Samples of the fluid and secretions in the trachea and lungs may be taken and evaluated under the microscope. Culturing this material may reveal an underlying bacterial infection. Allergy skin testing also can be done to determine if the horse is allergic to certain insects, feeds, and plants that may cause the symptoms of COPD. The examining veterinarian may need to draw blood and submit it to a laboratory for a diagnosis, or to rule out potential causes of disease.
It is important that the caretaker or owner of the horse notice the environment that the horse is kept in, and the beginning of any clinical signs of breathing difficulty or coughing. For example, the horse may become more ill when stabled in a barn, or the symptoms may grow more severe when the animal is out to pasture during certain seasons of the year. This kind of information will help a veterinarian diagnose the cause of the allergies.
The prognosis is dependent on the individual horse's clinical signs, history, and response to treatment and management strategies. Horses with long-standing breathing difficulties, severe clinical signs, advanced age, and reduced function may have a poor prognosis. If the clinical signs can be controlled through managing the environment or through medications, the horse will have a better prognosis.
Transmission or Cause:
The cause of COPD is usually an underlying allergic response to one or many allergens in the environment. These allergens may include hay, dust, molds, feeds, straw, pollens, and trees.
The primary concern in treating horses affected with COPD due to allergies is keeping the horse away from the underlying allergens. If the horse is stabled and begins to develop respiratory difficulty and coughing, then it may be allergic to dust, hay, molds, or certain feeds, and should be kept outside, where these potential allergens are not present. If the horse has to be kept in barn, shredded paper should be used as bedding.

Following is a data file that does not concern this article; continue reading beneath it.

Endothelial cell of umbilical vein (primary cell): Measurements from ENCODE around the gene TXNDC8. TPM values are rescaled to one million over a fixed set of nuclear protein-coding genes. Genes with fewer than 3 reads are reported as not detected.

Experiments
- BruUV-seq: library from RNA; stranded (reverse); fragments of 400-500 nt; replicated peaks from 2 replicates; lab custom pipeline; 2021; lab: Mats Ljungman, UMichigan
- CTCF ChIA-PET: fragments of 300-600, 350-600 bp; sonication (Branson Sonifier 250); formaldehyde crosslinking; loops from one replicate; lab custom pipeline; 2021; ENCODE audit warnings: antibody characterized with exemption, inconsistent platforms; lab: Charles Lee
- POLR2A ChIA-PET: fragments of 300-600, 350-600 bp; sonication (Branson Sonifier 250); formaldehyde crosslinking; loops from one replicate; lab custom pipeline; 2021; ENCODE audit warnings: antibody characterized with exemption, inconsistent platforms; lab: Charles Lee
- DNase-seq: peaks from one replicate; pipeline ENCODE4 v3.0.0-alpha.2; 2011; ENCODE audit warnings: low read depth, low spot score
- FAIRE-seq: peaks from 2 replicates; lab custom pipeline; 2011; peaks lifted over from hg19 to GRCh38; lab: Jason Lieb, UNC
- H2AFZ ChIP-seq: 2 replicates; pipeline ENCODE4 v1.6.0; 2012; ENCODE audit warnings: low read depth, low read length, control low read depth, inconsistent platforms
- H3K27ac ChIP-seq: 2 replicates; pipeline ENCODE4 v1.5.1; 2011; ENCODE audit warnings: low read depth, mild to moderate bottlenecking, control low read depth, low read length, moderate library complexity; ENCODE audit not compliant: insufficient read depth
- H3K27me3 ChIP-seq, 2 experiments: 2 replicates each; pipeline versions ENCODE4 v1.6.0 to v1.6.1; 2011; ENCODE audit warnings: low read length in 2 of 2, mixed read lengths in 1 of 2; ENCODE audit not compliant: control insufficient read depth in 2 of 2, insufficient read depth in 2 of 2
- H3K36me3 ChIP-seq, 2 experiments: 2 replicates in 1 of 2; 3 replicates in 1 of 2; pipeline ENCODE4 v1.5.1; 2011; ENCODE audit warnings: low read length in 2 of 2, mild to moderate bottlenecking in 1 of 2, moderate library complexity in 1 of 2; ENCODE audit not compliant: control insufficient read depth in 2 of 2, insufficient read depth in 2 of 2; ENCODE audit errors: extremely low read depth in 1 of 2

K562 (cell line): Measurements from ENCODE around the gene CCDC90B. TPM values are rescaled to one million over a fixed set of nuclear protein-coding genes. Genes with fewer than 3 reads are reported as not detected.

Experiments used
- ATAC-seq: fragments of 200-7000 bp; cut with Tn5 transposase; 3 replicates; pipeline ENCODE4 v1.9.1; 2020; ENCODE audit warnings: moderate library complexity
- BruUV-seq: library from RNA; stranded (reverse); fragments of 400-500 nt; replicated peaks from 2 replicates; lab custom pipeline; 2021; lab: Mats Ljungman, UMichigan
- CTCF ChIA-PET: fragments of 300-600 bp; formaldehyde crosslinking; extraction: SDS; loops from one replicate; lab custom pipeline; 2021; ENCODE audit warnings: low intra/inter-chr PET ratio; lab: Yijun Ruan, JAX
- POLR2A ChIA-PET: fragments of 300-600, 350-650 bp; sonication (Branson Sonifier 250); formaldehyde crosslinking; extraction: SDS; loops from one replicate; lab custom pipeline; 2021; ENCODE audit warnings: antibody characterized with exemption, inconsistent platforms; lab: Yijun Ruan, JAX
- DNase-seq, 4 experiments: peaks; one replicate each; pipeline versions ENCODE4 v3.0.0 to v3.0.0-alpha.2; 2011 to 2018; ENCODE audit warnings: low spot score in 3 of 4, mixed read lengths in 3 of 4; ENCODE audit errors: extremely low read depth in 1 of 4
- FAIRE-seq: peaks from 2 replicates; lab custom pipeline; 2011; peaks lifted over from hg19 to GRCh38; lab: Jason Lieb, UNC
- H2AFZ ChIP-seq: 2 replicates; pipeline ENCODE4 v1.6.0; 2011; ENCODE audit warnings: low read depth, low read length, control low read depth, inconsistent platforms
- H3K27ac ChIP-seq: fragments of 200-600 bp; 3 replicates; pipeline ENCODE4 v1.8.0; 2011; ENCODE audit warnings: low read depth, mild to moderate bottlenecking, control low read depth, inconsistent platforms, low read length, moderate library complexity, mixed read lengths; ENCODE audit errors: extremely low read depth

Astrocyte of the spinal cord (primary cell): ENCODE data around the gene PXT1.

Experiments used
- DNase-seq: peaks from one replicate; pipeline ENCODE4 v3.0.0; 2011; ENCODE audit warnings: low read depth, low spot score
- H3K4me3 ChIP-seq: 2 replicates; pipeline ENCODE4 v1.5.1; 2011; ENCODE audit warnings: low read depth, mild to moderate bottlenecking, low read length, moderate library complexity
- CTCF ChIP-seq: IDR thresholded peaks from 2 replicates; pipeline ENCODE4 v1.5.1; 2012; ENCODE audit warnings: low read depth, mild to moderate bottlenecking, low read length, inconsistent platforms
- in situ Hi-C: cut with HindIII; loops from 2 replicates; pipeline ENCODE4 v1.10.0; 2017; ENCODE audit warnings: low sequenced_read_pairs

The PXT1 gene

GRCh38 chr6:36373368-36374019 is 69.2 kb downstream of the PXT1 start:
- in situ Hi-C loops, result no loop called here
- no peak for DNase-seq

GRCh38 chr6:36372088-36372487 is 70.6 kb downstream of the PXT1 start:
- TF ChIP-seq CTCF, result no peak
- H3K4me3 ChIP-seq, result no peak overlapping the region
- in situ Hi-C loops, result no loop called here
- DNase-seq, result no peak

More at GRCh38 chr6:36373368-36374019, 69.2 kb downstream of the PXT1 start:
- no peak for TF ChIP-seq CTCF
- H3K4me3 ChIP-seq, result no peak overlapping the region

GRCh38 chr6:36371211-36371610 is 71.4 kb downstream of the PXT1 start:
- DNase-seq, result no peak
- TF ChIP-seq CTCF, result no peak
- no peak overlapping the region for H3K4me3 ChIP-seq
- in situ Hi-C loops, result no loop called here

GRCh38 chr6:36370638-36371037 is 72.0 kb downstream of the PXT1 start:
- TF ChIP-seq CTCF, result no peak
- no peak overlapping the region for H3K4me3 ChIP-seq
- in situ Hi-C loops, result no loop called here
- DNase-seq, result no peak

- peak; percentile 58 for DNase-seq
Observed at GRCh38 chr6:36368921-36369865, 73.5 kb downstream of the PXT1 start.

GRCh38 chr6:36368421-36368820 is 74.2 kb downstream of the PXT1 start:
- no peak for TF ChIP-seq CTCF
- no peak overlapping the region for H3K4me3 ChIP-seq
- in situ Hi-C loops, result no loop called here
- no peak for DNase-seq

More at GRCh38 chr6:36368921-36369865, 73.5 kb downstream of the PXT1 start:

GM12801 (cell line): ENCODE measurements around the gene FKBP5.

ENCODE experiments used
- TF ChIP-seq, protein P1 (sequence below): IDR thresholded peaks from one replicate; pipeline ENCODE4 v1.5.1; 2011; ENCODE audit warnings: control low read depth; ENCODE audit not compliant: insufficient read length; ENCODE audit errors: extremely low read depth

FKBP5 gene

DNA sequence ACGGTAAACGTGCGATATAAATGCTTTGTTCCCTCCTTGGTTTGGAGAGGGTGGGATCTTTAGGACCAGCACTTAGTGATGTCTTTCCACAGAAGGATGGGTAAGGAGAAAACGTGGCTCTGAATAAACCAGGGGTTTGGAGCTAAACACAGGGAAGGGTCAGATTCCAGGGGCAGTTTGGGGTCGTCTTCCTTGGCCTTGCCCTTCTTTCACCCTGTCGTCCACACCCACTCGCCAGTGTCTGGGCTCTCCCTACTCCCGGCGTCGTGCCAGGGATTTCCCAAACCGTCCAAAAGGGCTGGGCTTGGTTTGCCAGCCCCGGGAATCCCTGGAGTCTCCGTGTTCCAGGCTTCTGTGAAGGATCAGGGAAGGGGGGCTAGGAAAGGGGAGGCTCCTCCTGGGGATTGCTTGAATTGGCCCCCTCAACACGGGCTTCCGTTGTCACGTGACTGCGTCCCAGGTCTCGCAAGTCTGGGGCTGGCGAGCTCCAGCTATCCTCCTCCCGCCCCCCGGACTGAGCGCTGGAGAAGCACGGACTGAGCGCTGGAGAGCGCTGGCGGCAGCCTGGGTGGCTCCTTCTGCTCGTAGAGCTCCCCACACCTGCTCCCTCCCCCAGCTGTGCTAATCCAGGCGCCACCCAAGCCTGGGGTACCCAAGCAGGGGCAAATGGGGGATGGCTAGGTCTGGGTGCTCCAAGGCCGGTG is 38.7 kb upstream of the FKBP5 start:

Some horses develop breathing difficulty during specific times of the year, or while outside on certain pastures, due to an allergy to certain plants or pollens. Stabling the horse in a barn with shredded paper for bedding instead of straw, or keeping the animal off pastures during the problematic seasons, may eliminate the incidence of the allergic reaction. To cut down on reactions to dust and mold, an owner may dampen the hay to settle dust, but should not allow it to sit for an extended period of time; otherwise, mold may form. Horses with severe allergies may not tolerate hay.
For horses that cannot be effectively managed by a minimization of contact with potential allergens, medical therapy is needed. Medications such as antihistamines, steroids, and bronchodilators have been used with varying results. Steroids usually help decrease the inflammation in the lungs and allow the horse to breathe more freely, but they are associated with some side effects, such as laminitis. Bronchodilators help open up or dilate the airways in the lungs. The examining veterinarian will be able to determine the best course of therapy, as well as which medications will be necessary to minimizing clinical signs of the disease
A horse cannot be prevented from developing allergies per se, but prevention of the clinical signs of affected horses is a reasonable goal. Horses with COPD symptoms should be kept in a dust-free environment such as an outdoor stable. The use of shredded paper for bedding, dampened hay for feed, and pellets instead of hay for horses that are intolerant to hay, may reduce symptoms. Owners should work with the examining veterinarian to determine the environment that causes the horse to have trouble breathing, so that this environment can be avoided or modified. The examining veterinarian may also prescribe any medications that are necessary to control clinical signs.